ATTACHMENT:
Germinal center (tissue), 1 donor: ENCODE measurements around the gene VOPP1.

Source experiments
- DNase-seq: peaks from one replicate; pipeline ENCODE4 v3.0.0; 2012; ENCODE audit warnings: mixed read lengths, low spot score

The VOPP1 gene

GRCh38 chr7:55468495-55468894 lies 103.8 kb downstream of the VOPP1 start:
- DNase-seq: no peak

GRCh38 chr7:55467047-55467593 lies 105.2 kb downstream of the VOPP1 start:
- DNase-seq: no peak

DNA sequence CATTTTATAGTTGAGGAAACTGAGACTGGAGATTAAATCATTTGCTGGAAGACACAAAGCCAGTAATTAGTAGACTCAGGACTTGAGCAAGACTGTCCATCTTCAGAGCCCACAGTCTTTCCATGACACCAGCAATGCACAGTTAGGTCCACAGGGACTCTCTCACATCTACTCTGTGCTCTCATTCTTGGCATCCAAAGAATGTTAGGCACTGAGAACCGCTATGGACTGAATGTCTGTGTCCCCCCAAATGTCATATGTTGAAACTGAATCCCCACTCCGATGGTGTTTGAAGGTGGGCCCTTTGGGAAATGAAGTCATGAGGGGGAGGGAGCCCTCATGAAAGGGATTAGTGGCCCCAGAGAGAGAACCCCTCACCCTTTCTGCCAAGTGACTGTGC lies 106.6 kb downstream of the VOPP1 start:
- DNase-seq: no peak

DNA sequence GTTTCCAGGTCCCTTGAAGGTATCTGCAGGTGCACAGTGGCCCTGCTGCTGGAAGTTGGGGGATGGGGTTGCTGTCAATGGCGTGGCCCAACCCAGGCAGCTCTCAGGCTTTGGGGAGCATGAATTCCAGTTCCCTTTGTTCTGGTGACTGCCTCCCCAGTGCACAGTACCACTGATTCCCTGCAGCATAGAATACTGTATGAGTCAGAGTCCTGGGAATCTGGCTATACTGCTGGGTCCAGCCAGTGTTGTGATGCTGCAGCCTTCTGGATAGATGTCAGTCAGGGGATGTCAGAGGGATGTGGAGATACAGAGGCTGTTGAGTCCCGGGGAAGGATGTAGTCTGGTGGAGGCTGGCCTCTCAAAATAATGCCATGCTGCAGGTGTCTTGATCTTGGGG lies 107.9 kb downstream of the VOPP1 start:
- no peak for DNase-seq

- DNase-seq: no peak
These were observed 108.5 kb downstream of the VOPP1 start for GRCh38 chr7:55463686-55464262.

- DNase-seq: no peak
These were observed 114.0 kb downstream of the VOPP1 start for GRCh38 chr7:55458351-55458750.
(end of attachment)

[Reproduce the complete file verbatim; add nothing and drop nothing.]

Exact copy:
Germinal center (tissue), 1 donor: ENCODE measurements around the gene VOPP1.

Source experiments
- DNase-seq: peaks from one replicate; pipeline ENCODE4 v3.0.0; 2012; ENCODE audit warnings: mixed read lengths, low spot score

The VOPP1 gene

GRCh38 chr7:55468495-55468894 lies 103.8 kb downstream of the VOPP1 start:
- DNase-seq: no peak

GRCh38 chr7:55467047-55467593 lies 105.2 kb downstream of the VOPP1 start:
- DNase-seq: no peak

DNA sequence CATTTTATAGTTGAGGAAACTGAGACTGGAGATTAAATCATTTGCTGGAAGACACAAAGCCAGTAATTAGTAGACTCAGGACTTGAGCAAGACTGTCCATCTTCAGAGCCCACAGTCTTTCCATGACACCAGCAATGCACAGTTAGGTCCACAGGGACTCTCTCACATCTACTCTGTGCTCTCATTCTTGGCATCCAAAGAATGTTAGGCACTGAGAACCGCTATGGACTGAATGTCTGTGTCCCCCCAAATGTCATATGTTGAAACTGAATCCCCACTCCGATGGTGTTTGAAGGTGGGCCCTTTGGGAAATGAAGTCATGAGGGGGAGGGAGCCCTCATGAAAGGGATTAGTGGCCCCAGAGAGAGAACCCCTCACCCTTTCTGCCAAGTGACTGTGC lies 106.6 kb downstream of the VOPP1 start:
- DNase-seq: no peak

DNA sequence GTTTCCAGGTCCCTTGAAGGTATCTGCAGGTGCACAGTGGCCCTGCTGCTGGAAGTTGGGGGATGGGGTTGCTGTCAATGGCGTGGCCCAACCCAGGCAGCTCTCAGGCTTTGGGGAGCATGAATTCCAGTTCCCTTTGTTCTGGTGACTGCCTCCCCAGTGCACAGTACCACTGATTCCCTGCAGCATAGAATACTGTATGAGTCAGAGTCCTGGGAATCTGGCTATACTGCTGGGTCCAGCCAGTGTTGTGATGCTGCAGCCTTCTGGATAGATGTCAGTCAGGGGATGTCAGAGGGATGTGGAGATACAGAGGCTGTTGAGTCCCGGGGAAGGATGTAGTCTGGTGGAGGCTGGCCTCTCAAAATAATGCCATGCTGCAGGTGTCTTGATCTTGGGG lies 107.9 kb downstream of the VOPP1 start:
- no peak for DNase-seq

- DNase-seq: no peak
These were observed 108.5 kb downstream of the VOPP1 start for GRCh38 chr7:55463686-55464262.

- DNase-seq: no peak
These were observed 114.0 kb downstream of the VOPP1 start for GRCh38 chr7:55458351-55458750.